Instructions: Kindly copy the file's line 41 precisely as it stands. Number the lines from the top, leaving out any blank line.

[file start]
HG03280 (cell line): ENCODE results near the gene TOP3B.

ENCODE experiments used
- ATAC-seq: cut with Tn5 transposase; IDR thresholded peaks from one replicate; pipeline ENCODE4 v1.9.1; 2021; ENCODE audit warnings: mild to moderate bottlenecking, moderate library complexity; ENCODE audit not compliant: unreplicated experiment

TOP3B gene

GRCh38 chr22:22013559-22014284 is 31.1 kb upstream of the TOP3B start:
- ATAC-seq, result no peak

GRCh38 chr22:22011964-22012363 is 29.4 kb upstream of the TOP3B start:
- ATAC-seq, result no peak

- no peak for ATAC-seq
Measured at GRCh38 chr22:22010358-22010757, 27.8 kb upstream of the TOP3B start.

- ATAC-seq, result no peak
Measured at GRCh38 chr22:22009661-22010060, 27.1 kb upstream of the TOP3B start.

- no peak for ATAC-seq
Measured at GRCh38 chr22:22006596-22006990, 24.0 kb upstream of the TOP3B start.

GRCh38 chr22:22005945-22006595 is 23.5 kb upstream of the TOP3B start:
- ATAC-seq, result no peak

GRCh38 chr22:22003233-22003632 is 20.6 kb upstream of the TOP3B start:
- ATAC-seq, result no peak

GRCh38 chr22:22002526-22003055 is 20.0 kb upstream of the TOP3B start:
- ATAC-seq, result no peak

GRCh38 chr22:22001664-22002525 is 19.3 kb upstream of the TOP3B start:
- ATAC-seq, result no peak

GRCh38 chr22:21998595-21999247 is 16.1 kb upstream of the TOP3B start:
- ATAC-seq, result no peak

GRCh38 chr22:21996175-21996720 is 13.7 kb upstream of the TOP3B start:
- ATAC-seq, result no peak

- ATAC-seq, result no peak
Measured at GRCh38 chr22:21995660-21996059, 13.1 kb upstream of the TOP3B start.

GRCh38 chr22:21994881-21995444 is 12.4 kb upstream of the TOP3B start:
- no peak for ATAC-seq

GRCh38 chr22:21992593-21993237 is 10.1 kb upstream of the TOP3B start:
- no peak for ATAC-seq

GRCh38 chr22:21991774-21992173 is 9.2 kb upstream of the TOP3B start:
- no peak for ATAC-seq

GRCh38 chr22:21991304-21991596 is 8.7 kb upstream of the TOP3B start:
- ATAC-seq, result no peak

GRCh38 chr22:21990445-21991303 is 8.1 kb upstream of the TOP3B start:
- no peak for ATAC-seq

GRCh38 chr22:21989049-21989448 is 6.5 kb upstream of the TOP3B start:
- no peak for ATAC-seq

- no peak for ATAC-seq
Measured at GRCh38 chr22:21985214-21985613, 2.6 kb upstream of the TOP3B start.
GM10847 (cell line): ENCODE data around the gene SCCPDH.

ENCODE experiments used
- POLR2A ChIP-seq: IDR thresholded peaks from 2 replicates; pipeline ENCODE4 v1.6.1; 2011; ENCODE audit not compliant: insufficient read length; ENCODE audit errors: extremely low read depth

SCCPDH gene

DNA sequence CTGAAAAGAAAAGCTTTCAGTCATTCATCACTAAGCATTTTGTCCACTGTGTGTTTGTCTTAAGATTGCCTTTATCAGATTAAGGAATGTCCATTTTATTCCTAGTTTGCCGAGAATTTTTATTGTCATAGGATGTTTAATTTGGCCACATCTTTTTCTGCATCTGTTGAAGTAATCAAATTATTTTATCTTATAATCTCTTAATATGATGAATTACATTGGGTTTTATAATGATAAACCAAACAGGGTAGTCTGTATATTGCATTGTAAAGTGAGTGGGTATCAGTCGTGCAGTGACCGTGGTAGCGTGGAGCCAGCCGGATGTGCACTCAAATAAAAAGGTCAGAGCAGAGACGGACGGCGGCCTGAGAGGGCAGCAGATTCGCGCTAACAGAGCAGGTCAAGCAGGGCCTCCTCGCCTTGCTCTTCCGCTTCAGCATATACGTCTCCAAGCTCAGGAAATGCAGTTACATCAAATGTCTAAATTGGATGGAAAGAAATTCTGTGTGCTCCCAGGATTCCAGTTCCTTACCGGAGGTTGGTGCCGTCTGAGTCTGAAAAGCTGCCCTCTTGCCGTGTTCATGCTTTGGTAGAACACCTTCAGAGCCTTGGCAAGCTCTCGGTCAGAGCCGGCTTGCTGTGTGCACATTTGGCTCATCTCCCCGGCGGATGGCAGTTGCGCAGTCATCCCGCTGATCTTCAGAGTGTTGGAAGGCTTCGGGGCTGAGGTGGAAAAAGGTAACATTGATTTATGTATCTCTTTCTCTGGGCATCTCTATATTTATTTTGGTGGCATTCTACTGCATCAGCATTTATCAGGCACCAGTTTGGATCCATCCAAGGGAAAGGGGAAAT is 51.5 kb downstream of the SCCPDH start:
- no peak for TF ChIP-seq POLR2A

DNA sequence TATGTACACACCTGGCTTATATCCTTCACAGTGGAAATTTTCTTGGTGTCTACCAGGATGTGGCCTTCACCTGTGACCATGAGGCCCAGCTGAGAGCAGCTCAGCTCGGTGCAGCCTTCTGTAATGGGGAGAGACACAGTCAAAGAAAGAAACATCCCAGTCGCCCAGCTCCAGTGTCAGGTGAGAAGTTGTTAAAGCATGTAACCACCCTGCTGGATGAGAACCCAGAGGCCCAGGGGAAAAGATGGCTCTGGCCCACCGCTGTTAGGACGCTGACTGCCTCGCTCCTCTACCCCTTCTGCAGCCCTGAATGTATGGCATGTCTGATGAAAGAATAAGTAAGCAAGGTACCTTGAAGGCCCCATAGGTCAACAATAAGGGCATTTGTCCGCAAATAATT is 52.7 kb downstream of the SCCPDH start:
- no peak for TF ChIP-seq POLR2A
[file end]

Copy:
- no peak for ATAC-seq